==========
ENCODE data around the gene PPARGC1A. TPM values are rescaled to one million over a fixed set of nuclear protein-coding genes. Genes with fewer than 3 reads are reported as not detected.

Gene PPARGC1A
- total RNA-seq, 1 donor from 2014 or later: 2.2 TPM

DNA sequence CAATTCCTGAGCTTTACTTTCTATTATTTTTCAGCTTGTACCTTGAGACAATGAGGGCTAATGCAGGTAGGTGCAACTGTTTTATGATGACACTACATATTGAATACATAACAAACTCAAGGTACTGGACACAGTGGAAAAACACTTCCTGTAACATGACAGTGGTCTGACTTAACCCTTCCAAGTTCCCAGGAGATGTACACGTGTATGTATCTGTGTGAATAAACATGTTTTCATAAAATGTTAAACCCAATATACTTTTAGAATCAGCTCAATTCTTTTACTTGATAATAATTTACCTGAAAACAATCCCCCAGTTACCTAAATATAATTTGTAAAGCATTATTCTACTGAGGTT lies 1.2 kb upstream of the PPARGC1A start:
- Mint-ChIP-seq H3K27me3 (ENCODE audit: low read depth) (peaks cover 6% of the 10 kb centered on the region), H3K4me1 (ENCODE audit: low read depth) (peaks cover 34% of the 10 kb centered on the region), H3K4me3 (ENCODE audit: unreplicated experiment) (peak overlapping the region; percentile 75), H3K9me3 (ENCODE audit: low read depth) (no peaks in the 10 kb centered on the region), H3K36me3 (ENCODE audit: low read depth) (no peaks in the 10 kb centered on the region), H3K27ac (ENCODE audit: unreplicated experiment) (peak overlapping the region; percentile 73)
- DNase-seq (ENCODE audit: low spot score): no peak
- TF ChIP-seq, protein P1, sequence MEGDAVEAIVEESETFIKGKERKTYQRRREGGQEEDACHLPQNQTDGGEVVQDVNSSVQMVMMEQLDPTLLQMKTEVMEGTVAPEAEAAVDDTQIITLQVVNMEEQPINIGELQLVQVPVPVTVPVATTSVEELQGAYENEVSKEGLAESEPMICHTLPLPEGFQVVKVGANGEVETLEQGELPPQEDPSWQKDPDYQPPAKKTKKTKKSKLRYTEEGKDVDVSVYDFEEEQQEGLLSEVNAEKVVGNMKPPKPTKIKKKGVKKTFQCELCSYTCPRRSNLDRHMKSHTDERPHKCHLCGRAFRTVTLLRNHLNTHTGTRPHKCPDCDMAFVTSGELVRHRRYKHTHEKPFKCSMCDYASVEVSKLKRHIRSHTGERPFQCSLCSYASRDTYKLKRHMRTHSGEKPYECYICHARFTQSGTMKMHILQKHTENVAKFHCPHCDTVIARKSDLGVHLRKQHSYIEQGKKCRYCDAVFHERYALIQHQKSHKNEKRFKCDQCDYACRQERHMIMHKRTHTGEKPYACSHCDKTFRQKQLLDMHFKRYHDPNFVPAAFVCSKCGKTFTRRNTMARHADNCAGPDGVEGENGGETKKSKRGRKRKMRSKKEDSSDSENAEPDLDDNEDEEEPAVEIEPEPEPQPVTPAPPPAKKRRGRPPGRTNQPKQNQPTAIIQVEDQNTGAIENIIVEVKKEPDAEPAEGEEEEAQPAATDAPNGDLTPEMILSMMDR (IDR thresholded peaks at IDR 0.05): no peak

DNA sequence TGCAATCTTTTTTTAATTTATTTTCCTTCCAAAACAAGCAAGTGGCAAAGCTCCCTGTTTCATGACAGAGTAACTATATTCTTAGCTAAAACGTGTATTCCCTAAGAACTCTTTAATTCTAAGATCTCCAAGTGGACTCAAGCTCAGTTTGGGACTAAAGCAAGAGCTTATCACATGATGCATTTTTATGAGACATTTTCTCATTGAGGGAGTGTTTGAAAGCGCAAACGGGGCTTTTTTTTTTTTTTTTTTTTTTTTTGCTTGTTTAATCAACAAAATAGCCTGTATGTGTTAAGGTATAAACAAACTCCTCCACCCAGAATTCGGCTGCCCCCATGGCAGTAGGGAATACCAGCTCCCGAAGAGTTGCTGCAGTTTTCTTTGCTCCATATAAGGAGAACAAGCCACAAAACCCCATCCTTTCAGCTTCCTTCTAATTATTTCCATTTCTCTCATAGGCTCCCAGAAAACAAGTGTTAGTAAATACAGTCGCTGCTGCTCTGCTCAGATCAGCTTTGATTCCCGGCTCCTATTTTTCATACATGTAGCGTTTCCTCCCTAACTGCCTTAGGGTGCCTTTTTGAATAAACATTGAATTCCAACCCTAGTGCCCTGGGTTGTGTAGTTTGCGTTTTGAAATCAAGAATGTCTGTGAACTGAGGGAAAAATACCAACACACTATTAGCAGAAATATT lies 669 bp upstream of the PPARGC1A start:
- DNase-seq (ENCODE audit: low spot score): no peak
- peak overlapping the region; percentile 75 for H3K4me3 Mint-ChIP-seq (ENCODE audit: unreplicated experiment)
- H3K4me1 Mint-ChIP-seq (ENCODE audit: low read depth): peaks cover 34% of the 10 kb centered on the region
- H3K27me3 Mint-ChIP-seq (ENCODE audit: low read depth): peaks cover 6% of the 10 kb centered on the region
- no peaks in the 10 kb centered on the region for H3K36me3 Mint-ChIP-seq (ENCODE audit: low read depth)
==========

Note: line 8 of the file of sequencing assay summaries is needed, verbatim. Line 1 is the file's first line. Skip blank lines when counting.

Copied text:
DNA sequence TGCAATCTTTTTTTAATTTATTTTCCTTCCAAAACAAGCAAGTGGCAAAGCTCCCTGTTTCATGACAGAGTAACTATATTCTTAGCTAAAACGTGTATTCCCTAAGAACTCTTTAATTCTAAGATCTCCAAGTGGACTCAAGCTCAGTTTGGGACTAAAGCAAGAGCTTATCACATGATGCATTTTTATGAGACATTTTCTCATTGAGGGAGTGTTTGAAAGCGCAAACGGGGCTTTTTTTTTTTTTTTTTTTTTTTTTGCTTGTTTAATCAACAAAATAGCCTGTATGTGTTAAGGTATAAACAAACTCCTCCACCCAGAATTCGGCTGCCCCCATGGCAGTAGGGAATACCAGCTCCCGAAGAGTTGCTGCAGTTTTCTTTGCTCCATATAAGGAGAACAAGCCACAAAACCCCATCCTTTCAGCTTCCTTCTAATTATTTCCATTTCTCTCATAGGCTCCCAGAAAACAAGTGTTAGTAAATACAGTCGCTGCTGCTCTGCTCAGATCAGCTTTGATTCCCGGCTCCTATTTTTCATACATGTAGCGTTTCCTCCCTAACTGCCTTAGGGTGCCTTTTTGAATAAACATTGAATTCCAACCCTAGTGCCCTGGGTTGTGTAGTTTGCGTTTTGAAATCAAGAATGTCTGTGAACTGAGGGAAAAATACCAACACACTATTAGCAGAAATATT lies 669 bp upstream of the PPARGC1A start: